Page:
Death row inmate's appeal: I'm innocent
by Russ Bynum and Greg Bluestein
Associated Press Writers
June 21, 2010 12:00 AM | 1107 views | 0 0 comments | 9 9 recommendations | email to a friend | print
SAVANNAH - Death penalty appeals from condemned inmates usually hinge on technicalities, legal hiccups and procedural errors. But this week a federal judge will hear evidence from a death row inmate convicted of gunning down a Savannah police officer that will center on a more fundamental question: Is he innocent?

Troy Anthony Davis' attorneys and legal experts alike say such an argument is highly unusual. And many say the hearing, scheduled for Wednesday in U.S. District Court in Savannah, marks the first time the U.S. Supreme Court has ordered such a hearing in a death penalty case.

Then again, just about everything surrounding Davis' case has been extraordinary. He was sentenced to die in 1991 for the shooting death of Savannah police officer Mark MacPhail, who was killed in 1989 while working off-duty at a bus station after he rushed to the aid of a homeless man who had been attacked.

Since then, the case has become a national flashpoint for death penalty critics who argue Davis is the victim of mistaken identity.

Donald E. Wilkes Jr., a University of Georgia law professor and expert on death penalty appeals, said federal courts normally look only at questions of due process and violations of the accused's right to a fair trial. Claims from inmates such as Davis, seeking a fresh look at their guilt or innocence, are routinely rejected by federal judges, he said.

"It's basically a claim of newly discovered evidence. Ordinarily, that's not regarded as a claim of a violation of constitutional rights," Wilkes said. "This is that rare case where it's a death sentence and there's evidence that was not available at trial that they got the wrong guy."

Davis' lawyers say seven witnesses from his trial have either contradicted their testimony or recanted it. Several people have also signed affidavits since the trial saying they heard another man confess to pulling the trigger.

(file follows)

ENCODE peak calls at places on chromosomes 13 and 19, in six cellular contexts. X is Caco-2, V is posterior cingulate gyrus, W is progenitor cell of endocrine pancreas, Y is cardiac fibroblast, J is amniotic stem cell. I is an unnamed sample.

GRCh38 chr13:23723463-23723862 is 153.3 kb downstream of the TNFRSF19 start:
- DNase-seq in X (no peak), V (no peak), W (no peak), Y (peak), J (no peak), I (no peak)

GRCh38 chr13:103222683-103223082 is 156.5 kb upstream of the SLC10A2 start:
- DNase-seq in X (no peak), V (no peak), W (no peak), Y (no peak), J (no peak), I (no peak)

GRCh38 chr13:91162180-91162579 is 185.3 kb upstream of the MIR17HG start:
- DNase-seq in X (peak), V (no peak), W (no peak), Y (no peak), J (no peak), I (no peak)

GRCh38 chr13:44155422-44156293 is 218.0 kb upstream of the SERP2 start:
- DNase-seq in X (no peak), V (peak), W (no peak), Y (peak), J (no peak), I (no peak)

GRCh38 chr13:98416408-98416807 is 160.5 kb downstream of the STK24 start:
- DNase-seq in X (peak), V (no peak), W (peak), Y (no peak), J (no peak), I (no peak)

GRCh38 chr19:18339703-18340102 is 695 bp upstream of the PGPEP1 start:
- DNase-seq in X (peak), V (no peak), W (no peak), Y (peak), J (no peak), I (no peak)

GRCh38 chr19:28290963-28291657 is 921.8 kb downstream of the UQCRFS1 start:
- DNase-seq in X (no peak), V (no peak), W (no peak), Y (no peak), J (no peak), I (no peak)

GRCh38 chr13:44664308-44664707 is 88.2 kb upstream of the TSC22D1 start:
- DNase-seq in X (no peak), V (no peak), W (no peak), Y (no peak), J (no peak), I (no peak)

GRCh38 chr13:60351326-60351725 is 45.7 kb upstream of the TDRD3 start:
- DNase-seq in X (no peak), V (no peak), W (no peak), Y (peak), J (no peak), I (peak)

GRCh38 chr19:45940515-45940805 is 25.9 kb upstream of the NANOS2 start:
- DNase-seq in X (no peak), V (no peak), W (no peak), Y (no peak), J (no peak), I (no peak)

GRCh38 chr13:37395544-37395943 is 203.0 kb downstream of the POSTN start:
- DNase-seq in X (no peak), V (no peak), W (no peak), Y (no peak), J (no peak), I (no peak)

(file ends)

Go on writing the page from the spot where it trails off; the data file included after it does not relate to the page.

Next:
His execution has been delayed three times, partly because of these concerns. In August, the Supreme Court ordered the new hearing that gives Davis the chance to present the testimony that his attorneys hope will prove he was mistakenly identified as MacPhail's killer.

The Davis camp's task, though, is more complicated because two of the seven witnesses have since died. And state courts have discounted as inadmissable any third-party statements that another man confessed to the slaying.

According to court filings, Davis' attorneys plan to call 14 witnesses during the Wednesday hearing. Several are trial witnesses who have recanted all or part of their testimony. Others claim someone other than Davis confessed to the crime.

"Anything other than a very strong, overwhelming case is probably not going to suffice," Wilkes said.

The Supreme Court said the evidence must "clearly establish" Davis' innocence, but what that means remains unclear.

Anne Emanuel, a Georgia State University law professor, said it could mean that Davis must actually prove his innocence, or he could have to prove that a jury could not find enough evidence to prove him guilty - two very different standards.

The result of the hearing could force the Supreme Court to decide whether a death penalty defendant can raise what attorneys call a free-standing claim of innocence - that is, a stand-alone claim that the client is innocent, not that the sentence should be commuted on procedural grounds.

Emanuel said that the High Court has never before ruled that a claim of actual innocence is enough to support a court's decision to commute a defendant's sentence after a prior conviction.

Davis' attorneys have worked for more than a year to convince courts to grant them this hearing, and judges at first balked because much of the evidence his attorneys say could lead to his exoneration was revealed after his conviction.

But the Supreme Court granted the request in August, with Justice John Paul Stevens concluding that "the substantial risk of putting an innocent man to death clearly provides an adequate justification for holding an evidentiary hearing."

Prosecutors, meanwhile, will get another chance to present their side of the argument.

For years they have maintained the case is closed, and they stand by the verdict. They were buoyed by U.S. Supreme Court Justice Antonin Scalia's sharply worded dissent, which called Davis' claim a "sure loser" and noted that state and federal courts have repeatedly tossed his appeals.
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